Inspired by Malay flavours, ‘malai’-kari is an iconic Bengali prawn recipe made using giant tiger or freshwater prawns and fresh, creamy coconut milk.

Chingri malaikari is an iconic Bengali prawn curry made by cooking large tiger prawns (bagda chingri) or giant freshwater prawns (golda chingri) in a super-subtle, super-creamy coconut-milk sauce. Don’t be fooled by the elegant appearance of this well-loved Bengali treat—chingri malaikari is looks deceptively complicated to cook, when in reality it is easier to make than even chicken or egg curry!

The name of this chingri macher recipe bears somewhat of a double meaning. ‘Malai’ meaning ‘cream’ recalls the coconut-milk base in which the prawns are cooked. However, this prawn recipe seems to have made its way into Bengali kitchens through contact with Malaysian traders; so ‘malaikari’ is actually ‘Malay’ curry, over time transliterated as ‘malai’ curry.

In this detailed video we show you how to prepare a gorgeous, creamy chingri malaikari, starting from a walkthrough of how you can clean and devein giant tiger (bagda) or freshwater (golda) prawns. With this step by step recipe video at your disposal, there is no reason why you should hop over to you nearest Bhojohori Manna to satiate your chingri malaikari cravings!


COOKING TIME 40 minutes
YIELDS 6 servings
CALORIES 292 kcal per serving


Ingredients

Quantity Ingredient
1 kg Bagda or golda chingri (giant tiger or freshwater prawns)
50 g Vegetable oil
10 g Ghee
200 g Onion paste
20 g Ginger paste
4 g Turmeric
1 tsp Kashmiri red chilli powder
75 g Yoghurt
6 pcs Green chillies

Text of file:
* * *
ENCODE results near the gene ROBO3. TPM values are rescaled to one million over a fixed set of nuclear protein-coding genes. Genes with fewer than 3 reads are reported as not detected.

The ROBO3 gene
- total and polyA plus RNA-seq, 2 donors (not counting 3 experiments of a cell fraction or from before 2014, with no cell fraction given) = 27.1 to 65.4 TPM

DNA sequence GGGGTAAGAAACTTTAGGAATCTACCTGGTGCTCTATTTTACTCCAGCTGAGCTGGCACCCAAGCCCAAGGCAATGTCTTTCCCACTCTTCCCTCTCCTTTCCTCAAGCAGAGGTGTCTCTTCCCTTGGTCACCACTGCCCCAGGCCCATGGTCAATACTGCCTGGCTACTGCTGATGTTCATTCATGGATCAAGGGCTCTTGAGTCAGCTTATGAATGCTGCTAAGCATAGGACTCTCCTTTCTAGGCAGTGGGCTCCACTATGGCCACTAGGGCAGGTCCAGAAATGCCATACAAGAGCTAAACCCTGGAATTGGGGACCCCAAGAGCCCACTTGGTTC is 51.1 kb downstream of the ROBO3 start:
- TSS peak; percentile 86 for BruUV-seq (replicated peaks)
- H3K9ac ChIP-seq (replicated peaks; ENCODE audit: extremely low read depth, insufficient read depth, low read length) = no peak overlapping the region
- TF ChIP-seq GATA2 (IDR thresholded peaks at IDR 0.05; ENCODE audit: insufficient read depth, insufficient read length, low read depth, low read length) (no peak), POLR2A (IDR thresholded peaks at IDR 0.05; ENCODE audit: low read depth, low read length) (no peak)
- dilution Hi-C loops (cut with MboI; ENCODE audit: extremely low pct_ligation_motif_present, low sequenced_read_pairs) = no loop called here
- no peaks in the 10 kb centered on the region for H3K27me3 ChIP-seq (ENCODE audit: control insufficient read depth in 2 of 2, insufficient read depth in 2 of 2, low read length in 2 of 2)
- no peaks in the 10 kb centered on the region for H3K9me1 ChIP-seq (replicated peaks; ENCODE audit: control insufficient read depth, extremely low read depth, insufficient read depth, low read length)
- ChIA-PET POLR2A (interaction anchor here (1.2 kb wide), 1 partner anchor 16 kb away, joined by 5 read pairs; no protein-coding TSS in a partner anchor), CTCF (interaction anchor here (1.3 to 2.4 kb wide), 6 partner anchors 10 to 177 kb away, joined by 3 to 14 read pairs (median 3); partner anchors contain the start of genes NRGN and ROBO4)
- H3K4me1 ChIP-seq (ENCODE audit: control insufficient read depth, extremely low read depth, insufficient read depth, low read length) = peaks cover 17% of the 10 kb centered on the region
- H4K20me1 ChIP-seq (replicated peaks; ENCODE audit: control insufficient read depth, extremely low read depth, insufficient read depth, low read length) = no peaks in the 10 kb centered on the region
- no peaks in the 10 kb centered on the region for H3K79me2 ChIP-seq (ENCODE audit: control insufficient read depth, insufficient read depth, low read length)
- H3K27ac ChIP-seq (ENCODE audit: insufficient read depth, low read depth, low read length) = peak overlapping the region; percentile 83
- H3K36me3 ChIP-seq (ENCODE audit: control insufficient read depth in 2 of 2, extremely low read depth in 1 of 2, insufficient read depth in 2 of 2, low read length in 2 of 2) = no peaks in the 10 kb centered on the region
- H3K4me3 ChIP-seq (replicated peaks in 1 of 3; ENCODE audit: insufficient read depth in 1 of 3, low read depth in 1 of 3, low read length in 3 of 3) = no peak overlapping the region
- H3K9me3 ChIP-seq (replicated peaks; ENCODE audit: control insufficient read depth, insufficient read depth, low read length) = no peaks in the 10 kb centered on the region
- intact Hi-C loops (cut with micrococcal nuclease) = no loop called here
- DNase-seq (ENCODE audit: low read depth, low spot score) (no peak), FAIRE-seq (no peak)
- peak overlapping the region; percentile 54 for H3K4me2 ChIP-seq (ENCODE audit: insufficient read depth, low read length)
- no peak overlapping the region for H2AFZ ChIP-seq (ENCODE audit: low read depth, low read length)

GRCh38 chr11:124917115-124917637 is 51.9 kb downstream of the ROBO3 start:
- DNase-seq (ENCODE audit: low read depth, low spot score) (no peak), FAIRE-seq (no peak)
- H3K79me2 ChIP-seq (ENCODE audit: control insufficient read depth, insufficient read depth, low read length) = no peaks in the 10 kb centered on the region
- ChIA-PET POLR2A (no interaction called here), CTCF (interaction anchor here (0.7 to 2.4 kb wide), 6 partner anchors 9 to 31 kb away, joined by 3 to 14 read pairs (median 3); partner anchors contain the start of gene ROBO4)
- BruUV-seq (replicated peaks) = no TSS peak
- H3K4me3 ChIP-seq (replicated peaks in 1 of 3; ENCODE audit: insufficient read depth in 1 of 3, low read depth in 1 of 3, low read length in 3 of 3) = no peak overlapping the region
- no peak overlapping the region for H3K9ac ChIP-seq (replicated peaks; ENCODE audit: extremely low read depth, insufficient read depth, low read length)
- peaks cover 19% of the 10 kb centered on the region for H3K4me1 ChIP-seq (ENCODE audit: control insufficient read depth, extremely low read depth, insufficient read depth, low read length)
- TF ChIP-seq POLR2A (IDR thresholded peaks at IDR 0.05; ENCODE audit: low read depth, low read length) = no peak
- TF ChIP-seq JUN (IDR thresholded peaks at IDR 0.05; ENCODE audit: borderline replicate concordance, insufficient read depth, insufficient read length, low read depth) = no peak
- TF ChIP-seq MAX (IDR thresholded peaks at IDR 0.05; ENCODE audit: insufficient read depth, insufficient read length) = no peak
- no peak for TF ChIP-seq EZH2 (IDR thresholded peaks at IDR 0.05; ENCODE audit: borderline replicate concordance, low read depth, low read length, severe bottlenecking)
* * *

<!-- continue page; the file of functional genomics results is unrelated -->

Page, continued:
300 g Coconut milk (first-press)
200 g Coconut milk (second-press)
24 g Salt
36 g Sugar
½ tsp Bengali garam masala

Equipment

  • Mixing bowl
  • Scissors | paring knife (for shelling and deveining the prawns)
  • Kadai | wok (with lid)
  • Khunti | long spatula

Appliances

  • Stove
  • Grinder

Method

  1. Shell and devein the prawns, leaving the flavourful head intact. You may remove the stomach of the prawn, located near its head. We are leaving the shells on, but you may peel them off if you like.
  2. Coat prawns with 1 tsp salt and ½ tsp turmeric powder, and set aside.
  3. In a grinder jar, add onions and blitz them to a fine paste. Also extract coconut milk, reserving the first-press (thick) and second-press (thinner) milk in separate jars, and keep it ready.
  4. Heat vegetable oil in a pan. Once hot, lower the prawns one by one, and fry them in batches for about 45 seconds on each side. The longer you cook prawns the tougher they’ll become, so remove them from the heat immediately and set aside.
  5. Now add ghee to the residual oil. Temper with dried red chillies, bay leaf, cardamom, cloves, and cinnamon.
  6. Add onion paste along with sugar, and fry for about 8 minutes until the onions are brown.
  7. Add ginger paste and fry for another 3–4 minutes, after which add turmeric and kashmiri red chilli powder. Stir intermittently so that the spices don’t stick to the bottom of the pan. When they do, add a splash of the thin, second-press coconut milk to loosen the mixture up and help fry it. Also add three slit green chillies and salt now.
  8. Once oil starts separating from the spices, beat the yoghurt until it is lump free and add it to the pan. Drop the heat and stir vigorously to prevent the yoghurt from splitting. Cook it for 3–4 minutes.
  9. Add the second-press (thin) coconut milk and simmer for about 2 minutes before adding the first-press (thick) coconut milk. Once it comes to a boil, add the fried prawns.
  10. Allow the prawns to bubble in the curry, covered, for no more than 5 minutes.
  11. Finish off with garam masala before serving.

Served with